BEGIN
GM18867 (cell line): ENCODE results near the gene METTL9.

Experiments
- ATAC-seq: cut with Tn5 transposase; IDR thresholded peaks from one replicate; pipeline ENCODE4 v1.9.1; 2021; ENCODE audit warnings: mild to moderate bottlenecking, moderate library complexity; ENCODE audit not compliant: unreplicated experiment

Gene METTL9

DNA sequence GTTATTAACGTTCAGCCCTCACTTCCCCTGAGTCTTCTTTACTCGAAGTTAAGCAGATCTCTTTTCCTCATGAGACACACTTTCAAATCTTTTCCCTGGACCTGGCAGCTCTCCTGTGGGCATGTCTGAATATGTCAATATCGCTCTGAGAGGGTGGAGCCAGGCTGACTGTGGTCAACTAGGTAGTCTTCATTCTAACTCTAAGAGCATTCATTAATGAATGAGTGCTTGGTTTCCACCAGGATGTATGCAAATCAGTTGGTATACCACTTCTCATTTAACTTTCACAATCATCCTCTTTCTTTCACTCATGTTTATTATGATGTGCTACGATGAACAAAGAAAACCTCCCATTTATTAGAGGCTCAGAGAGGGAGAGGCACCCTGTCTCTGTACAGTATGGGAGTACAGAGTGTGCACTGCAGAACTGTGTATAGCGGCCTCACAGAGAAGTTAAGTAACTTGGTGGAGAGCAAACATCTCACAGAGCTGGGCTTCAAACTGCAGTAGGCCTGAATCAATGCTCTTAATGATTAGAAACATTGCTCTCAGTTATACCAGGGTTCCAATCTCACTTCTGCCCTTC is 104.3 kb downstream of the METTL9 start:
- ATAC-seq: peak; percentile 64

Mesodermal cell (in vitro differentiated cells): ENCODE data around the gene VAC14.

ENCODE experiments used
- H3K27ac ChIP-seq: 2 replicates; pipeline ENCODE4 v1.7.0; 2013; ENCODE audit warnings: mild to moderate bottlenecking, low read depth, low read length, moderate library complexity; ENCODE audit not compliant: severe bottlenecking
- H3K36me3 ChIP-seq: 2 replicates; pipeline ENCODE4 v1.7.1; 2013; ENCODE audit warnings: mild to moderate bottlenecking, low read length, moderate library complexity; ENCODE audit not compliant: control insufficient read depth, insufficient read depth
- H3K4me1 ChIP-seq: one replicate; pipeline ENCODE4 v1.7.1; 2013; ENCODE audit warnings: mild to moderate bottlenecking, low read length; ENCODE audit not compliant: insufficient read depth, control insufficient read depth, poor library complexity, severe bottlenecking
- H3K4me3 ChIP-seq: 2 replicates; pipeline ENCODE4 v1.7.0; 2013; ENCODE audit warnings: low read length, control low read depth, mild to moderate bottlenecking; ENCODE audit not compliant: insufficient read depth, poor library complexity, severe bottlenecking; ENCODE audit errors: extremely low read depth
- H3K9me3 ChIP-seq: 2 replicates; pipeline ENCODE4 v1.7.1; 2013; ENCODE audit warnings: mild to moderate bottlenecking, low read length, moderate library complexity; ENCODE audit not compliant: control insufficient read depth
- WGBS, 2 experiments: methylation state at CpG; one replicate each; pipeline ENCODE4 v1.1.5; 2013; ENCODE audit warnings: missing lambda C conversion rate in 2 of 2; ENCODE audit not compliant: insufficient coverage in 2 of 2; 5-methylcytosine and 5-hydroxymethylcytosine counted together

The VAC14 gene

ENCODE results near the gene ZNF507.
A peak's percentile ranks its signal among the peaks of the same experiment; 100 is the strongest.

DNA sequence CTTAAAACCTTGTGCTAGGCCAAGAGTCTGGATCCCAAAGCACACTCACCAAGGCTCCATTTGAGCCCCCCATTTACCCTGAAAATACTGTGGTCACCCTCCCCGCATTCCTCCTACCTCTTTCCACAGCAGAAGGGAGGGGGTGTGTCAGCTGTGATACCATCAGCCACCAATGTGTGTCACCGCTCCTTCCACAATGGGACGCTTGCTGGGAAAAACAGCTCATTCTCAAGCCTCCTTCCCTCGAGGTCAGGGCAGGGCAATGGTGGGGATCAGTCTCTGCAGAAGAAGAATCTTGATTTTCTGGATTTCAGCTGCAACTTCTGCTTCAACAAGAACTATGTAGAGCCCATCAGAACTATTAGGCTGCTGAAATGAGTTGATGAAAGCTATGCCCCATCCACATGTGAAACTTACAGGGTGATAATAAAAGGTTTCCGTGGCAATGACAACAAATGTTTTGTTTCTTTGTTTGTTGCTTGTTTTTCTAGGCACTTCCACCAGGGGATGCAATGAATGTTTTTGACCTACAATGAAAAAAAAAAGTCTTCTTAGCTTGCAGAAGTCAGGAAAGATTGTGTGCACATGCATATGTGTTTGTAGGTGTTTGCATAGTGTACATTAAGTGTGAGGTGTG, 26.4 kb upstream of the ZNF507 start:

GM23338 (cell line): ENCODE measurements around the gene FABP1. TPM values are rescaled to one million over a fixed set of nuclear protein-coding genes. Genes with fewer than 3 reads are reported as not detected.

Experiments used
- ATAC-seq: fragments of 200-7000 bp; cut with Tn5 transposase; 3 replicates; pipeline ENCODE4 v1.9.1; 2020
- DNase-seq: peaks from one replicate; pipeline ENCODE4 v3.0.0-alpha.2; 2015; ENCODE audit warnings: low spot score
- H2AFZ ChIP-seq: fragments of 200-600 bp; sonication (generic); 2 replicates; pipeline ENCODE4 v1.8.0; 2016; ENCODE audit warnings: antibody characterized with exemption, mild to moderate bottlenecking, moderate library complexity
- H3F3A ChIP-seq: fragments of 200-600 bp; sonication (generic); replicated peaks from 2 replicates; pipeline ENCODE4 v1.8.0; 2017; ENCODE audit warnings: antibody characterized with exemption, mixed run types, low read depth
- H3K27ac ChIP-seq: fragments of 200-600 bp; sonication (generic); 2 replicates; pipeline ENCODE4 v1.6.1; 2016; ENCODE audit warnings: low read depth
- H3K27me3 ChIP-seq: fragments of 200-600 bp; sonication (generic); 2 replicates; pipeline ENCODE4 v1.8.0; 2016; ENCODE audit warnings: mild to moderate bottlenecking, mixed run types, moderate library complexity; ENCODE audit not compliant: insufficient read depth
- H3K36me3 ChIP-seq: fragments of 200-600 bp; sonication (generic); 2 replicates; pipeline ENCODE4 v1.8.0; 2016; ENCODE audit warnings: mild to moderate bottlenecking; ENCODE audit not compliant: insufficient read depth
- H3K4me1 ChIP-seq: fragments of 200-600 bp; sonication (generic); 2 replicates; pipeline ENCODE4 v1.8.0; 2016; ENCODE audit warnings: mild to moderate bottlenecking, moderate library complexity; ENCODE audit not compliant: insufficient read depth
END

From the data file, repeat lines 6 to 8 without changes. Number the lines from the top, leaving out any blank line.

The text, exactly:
- ATAC-seq: peak; percentile 64

Mesodermal cell (in vitro differentiated cells): ENCODE data around the gene VAC14.

ENCODE experiments used